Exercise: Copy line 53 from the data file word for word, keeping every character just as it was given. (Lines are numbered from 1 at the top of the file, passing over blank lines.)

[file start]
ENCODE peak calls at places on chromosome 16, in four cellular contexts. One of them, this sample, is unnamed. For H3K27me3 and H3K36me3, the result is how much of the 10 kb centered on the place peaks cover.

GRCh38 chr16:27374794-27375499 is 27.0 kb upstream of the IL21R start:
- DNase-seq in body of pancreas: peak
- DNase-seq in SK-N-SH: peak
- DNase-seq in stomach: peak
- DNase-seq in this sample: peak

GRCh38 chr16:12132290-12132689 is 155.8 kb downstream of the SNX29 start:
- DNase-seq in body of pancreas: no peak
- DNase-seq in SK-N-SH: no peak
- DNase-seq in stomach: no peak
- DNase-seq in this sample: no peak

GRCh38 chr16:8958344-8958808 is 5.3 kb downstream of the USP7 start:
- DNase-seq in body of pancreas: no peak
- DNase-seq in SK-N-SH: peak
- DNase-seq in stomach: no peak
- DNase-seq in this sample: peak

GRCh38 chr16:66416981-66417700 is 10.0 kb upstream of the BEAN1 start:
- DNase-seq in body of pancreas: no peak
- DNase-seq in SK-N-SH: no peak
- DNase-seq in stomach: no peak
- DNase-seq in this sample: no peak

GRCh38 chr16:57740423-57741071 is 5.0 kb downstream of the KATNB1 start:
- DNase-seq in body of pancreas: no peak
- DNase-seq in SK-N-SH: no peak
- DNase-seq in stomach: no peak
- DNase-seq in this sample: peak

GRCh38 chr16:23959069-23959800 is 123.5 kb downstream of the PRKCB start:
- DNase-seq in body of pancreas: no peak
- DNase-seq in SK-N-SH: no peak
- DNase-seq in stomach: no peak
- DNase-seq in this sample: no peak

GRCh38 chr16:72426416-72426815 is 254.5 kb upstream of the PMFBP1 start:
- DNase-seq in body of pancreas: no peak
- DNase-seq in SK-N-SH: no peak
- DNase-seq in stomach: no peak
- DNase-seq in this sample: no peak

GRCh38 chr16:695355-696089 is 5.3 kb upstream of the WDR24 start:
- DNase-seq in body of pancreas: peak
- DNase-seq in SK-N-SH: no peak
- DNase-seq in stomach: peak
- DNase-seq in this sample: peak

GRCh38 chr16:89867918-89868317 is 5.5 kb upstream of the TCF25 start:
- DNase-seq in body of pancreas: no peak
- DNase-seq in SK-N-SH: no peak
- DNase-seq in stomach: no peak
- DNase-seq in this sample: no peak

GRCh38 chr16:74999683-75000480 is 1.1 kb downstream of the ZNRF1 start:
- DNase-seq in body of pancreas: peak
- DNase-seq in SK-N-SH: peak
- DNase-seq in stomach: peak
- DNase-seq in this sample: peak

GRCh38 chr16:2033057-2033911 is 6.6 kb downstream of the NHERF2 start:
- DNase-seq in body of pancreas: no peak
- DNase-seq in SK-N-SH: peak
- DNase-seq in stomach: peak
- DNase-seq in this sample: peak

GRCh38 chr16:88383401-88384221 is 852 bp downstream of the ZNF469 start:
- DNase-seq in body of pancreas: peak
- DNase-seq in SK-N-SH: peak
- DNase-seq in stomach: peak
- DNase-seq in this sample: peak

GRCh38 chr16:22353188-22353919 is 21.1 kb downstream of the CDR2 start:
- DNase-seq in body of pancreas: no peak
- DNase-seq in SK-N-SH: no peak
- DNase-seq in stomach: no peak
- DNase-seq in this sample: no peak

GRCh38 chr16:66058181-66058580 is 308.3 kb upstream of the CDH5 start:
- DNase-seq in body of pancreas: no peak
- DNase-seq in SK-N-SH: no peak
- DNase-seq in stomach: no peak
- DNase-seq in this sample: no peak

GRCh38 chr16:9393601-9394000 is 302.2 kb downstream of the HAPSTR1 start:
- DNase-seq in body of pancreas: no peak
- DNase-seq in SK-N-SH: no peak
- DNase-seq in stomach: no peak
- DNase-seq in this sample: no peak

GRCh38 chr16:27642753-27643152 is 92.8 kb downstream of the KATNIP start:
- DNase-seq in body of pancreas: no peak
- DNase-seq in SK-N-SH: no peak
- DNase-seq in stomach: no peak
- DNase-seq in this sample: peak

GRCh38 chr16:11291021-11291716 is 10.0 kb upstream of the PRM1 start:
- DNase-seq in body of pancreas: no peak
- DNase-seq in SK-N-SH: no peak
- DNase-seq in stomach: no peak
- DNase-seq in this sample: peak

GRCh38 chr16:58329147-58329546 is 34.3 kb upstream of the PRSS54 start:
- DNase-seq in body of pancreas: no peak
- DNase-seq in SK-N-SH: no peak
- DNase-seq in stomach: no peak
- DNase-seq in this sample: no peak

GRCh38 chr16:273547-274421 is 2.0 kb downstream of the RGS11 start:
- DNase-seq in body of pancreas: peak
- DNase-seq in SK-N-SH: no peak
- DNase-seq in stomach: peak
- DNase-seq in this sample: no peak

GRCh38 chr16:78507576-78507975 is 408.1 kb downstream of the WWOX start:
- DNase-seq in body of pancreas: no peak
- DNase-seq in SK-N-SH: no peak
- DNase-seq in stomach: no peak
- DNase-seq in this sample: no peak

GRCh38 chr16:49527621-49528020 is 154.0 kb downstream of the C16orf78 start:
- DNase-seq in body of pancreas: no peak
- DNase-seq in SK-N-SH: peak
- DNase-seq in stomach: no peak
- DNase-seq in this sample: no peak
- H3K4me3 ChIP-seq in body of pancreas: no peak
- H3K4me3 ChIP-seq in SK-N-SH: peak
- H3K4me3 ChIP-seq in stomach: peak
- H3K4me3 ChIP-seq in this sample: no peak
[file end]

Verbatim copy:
- DNase-seq in body of pancreas: no peak